Falling snowflakes cling to Jesse Trumble’s beard as he scans the rippling current of the Boulder River. That same river winds around his feet, pulling with it his worries and troubles downstream. His hands whip the rod methodically back and forth, the line curling and unfurling mid-air in a kind of sporadic choreography. 

Out here Trumble is just a man on the water. He is rested. He is quiet. 

Peace, which has been so elusive in the past, has come easily. In this place, his thoughts revolve only around the dance-like motion of the rod. 

Trumble doesn’t have to dwell on the things he’s seen that cannot be unseen; the fighting, the crowds, the sudden blast that picked him from the desert sands.

He watches the fly sink beneath the rolling surface. With any luck, it will find purchase in the mouth of a fleshy trout. 

He waits, ever the patient fisherman, for the telltale tug on the line. 

When it comes, his rod bows to the river and Trumble smiles, drawing the fish in.  

His guide, George Anderson, scoops the rainbow trout from the water and hands it to Trumble. It’s not a particularly large fish, but its colorful scales are pleasing to the eye. Trumble handles the creature gently, bending down to return it to the water.

The fish glides out of his palm and vanishes quickly. After a brief venture in another world, the fish, much like Trumble himself, is home.

— The Marine —

Trumble served in the Marine Corps for 12 years as an infantry sergeant. He was stationed on multiple bases throughout the U.S., and deployed to Southwest Asia, Iraq and Afghanistan during his career. 

When an enemy grenade exploded in front of him amid fighting in Zamindawar, Afghanistan, his life was forever changed.

Like many soldiers, his wounds are not visible to the naked eye.    

They lie deeper. 

Trumble suffers from a traumatic brain injury (TBI), which causes him to wake between 15 and 20 times over the course of a single night. Falling back asleep can take upwards of 15 minutes. 

Suffice it to say, he doesn’t sleep much. 

But on the weeklong fishing excursion with Warriors and Quiet Waters (WQW) something changed. 

It could have been the hours spent on the river, the company of good people, the camaraderie with other vets — or perhaps a combination of it all. 

Whatever it was, for the first time in a long time, Trumble slept. He woke just twice, two nights in a row. 

Finally, he was able to relax. 

“It’s been probably one of the lowest stress, most relaxing weeks I’ve had in I can’t even tell you how long,” Trumble said. “I think the only thing I’ve thought about all week when we’ve been fishing is what I’ve been doing with the rod. Everything else just kind of washed away.”

And that right there is what drives the staff and volunteers of WQW.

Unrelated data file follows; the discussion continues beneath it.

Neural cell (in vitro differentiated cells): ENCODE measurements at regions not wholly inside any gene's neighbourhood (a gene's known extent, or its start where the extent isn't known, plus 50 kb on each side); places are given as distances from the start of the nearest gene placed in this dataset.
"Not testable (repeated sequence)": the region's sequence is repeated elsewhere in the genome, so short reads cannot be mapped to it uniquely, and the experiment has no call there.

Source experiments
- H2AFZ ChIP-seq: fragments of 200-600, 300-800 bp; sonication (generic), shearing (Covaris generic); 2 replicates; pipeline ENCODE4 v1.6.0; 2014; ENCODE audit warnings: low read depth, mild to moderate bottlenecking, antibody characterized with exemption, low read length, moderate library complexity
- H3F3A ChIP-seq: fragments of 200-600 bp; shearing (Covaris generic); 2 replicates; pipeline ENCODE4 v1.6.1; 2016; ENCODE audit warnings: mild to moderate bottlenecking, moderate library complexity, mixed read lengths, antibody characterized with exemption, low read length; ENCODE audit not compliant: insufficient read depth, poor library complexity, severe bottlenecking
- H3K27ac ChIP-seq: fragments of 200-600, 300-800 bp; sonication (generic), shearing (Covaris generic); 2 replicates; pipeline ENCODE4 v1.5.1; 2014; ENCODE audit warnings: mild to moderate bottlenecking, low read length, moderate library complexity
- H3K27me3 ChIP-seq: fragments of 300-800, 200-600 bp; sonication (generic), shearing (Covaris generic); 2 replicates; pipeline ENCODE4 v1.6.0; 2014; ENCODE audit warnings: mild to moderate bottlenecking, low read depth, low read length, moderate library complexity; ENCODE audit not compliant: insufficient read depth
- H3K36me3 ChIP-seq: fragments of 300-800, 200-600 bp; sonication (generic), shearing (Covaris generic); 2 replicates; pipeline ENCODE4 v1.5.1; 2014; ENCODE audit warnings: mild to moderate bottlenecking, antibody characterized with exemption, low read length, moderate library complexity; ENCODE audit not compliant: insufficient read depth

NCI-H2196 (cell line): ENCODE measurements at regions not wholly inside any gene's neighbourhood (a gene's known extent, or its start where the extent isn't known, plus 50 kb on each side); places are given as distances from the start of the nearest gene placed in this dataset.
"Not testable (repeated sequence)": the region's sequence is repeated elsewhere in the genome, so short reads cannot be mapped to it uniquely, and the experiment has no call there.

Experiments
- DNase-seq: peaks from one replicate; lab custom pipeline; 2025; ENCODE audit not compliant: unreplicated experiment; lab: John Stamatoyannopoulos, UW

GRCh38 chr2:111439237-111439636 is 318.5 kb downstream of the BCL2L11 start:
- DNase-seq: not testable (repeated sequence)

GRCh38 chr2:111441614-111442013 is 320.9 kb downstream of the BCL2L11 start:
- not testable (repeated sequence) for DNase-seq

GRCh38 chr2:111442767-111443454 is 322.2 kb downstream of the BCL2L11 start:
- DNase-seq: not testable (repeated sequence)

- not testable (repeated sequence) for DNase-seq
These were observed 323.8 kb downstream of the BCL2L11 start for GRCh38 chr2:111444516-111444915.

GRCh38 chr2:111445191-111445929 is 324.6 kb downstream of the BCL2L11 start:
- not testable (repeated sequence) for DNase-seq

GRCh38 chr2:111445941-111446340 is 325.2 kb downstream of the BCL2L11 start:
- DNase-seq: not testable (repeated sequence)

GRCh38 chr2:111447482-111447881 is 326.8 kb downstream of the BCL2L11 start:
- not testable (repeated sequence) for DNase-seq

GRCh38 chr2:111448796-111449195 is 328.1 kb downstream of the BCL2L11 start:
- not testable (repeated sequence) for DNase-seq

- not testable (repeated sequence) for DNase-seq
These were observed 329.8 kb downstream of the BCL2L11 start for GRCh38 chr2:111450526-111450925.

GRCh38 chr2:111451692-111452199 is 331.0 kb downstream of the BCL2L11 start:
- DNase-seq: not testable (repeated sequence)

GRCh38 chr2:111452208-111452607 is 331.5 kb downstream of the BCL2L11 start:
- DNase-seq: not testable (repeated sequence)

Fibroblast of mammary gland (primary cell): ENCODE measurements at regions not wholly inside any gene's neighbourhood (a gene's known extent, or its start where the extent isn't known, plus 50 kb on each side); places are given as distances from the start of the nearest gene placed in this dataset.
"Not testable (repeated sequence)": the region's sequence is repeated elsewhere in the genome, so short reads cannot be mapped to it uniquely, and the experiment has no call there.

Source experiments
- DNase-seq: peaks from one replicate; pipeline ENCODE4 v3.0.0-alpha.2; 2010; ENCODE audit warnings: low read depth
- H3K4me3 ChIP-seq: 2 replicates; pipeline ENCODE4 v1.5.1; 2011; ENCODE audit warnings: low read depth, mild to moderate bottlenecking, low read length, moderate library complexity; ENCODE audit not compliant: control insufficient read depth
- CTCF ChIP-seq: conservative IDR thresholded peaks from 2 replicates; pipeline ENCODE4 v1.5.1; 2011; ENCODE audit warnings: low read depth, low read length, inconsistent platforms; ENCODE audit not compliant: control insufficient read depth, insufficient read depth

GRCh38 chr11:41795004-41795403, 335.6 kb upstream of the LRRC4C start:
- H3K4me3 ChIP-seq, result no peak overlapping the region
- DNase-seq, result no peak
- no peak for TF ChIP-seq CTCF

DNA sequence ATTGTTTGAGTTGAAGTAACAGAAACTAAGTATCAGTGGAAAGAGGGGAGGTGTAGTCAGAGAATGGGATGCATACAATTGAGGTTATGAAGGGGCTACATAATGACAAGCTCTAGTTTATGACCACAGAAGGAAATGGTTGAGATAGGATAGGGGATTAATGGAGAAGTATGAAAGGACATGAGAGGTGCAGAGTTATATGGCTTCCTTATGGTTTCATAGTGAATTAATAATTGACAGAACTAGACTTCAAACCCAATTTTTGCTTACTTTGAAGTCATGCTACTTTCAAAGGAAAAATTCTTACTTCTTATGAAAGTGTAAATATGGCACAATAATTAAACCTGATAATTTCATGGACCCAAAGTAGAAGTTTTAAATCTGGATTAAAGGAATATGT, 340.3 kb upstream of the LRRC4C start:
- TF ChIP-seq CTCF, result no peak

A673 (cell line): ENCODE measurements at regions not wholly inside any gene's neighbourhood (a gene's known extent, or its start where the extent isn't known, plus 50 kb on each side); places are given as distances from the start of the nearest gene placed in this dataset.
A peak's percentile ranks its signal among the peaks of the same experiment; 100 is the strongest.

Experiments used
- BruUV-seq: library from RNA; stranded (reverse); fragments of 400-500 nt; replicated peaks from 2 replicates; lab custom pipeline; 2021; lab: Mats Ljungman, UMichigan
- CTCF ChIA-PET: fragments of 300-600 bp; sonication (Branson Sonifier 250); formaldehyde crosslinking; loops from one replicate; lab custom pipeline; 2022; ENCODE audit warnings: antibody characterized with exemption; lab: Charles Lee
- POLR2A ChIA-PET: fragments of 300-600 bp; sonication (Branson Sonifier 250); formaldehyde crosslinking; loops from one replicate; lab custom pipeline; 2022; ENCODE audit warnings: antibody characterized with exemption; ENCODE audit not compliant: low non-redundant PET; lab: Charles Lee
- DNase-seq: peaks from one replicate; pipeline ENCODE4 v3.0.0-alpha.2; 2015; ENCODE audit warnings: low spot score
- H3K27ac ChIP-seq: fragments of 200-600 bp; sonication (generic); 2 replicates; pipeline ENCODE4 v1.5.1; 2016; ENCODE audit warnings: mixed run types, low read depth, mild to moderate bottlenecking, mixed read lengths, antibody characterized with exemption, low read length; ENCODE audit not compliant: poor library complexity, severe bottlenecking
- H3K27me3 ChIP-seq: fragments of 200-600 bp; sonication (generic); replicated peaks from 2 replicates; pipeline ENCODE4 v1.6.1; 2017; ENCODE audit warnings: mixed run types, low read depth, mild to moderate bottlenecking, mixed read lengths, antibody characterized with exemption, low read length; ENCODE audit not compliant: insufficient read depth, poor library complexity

Warriors and Quiet Waters is a Bozeman-based non-profit that brings traumatically injured veterans like Trumble on fly-fishing trips to help them heal and move forward. Since its inception in 2007, WQW has hosted hundreds of veterans on weeklong fishing excursions, knows as FXs. During the FX, veterans are paired with a guide and companion to help them learn the art of fly-fishing. 

They don’t come for a “kumbaya moment.” They come to learn a skill; one they can take with them when they go home. So on those bad days when they don’t want to talk or can’t find anyone to listen, they can go out to the river and fish. 

Founder and Ret. Marine Col. Eric Hastings said the river healed him and he hopes it can do the same for others. 

The organization serves veterans from post-9/11 conflicts who are suffering from post traumatic stress disorder (PTSD) or a traumatic brain injury — or both. The number of these veterans has skyrocketed as result of recent conflicts in Iraq and Afghanistan. 

The Department of Veterans Affairs estimates that between 11 and 20 percent of veterans who served in Operation Enduring Freedom or Operation Iraqi Freedom have PTSD — not counting the thousands of cases that go undiagnosed. And according to a study by the RAND Corporation, just over half of those who have been diagnosed actually sought treatment. 

PTSD ranges in severity and can manifest differently in different individuals. Some may have angry outbursts, feel depressed and be easily startled, while others may withdraw from social situations and experience strong feelings of guilt or worry. 

But many coping with these symptoms have found solace on quiet waters. 

To read the full story, pick up the April 21 edition of the Pioneer or subscribe to our e-edition. Current subscribers are provided complimentary access to the e-edition with registration.

Story and photos by Mackenzie Reiss  / Pioneer Staff Writer

CUTLINE: Marine Corps veteran Jesse Trumble fly-fishes alonside guide George Anderson, of Big Timber Fly Fishing, April 16 on the Boulder River.